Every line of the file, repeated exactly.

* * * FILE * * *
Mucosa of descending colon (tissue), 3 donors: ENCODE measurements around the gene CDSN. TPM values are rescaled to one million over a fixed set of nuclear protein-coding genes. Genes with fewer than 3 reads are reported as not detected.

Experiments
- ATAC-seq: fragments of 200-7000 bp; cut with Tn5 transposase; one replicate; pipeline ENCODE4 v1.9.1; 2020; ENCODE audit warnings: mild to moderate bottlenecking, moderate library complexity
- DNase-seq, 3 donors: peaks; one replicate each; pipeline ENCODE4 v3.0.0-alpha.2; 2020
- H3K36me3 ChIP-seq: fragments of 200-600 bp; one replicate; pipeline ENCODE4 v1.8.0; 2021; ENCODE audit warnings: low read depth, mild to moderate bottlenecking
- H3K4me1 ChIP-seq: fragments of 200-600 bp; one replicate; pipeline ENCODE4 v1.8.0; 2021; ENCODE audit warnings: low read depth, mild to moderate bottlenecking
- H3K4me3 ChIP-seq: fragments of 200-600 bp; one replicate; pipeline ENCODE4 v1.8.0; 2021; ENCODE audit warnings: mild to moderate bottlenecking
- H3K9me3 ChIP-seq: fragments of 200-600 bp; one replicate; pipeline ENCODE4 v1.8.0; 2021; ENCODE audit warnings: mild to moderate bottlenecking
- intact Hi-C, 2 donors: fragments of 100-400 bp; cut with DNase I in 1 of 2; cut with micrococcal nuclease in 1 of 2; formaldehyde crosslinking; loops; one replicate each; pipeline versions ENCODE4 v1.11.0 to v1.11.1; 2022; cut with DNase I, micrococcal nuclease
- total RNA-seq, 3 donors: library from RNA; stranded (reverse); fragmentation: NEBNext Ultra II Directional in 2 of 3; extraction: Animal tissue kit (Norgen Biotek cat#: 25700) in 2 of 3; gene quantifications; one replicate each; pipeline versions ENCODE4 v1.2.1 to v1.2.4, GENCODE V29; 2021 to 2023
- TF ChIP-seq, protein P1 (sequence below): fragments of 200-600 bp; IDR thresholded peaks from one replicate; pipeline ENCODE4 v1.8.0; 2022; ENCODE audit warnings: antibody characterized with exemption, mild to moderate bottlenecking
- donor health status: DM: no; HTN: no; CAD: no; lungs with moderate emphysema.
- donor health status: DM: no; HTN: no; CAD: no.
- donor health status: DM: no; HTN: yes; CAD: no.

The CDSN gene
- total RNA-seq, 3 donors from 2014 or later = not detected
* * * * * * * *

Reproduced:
Mucosa of descending colon (tissue), 3 donors: ENCODE measurements around the gene CDSN. TPM values are rescaled to one million over a fixed set of nuclear protein-coding genes. Genes with fewer than 3 reads are reported as not detected.

Experiments
- ATAC-seq: fragments of 200-7000 bp; cut with Tn5 transposase; one replicate; pipeline ENCODE4 v1.9.1; 2020; ENCODE audit warnings: mild to moderate bottlenecking, moderate library complexity
- DNase-seq, 3 donors: peaks; one replicate each; pipeline ENCODE4 v3.0.0-alpha.2; 2020
- H3K36me3 ChIP-seq: fragments of 200-600 bp; one replicate; pipeline ENCODE4 v1.8.0; 2021; ENCODE audit warnings: low read depth, mild to moderate bottlenecking
- H3K4me1 ChIP-seq: fragments of 200-600 bp; one replicate; pipeline ENCODE4 v1.8.0; 2021; ENCODE audit warnings: low read depth, mild to moderate bottlenecking
- H3K4me3 ChIP-seq: fragments of 200-600 bp; one replicate; pipeline ENCODE4 v1.8.0; 2021; ENCODE audit warnings: mild to moderate bottlenecking
- H3K9me3 ChIP-seq: fragments of 200-600 bp; one replicate; pipeline ENCODE4 v1.8.0; 2021; ENCODE audit warnings: mild to moderate bottlenecking
- intact Hi-C, 2 donors: fragments of 100-400 bp; cut with DNase I in 1 of 2; cut with micrococcal nuclease in 1 of 2; formaldehyde crosslinking; loops; one replicate each; pipeline versions ENCODE4 v1.11.0 to v1.11.1; 2022; cut with DNase I, micrococcal nuclease
- total RNA-seq, 3 donors: library from RNA; stranded (reverse); fragmentation: NEBNext Ultra II Directional in 2 of 3; extraction: Animal tissue kit (Norgen Biotek cat#: 25700) in 2 of 3; gene quantifications; one replicate each; pipeline versions ENCODE4 v1.2.1 to v1.2.4, GENCODE V29; 2021 to 2023
- TF ChIP-seq, protein P1 (sequence below): fragments of 200-600 bp; IDR thresholded peaks from one replicate; pipeline ENCODE4 v1.8.0; 2022; ENCODE audit warnings: antibody characterized with exemption, mild to moderate bottlenecking
- donor health status: DM: no; HTN: no; CAD: no; lungs with moderate emphysema.
- donor health status: DM: no; HTN: no; CAD: no.
- donor health status: DM: no; HTN: yes; CAD: no.

The CDSN gene
- total RNA-seq, 3 donors from 2014 or later = not detected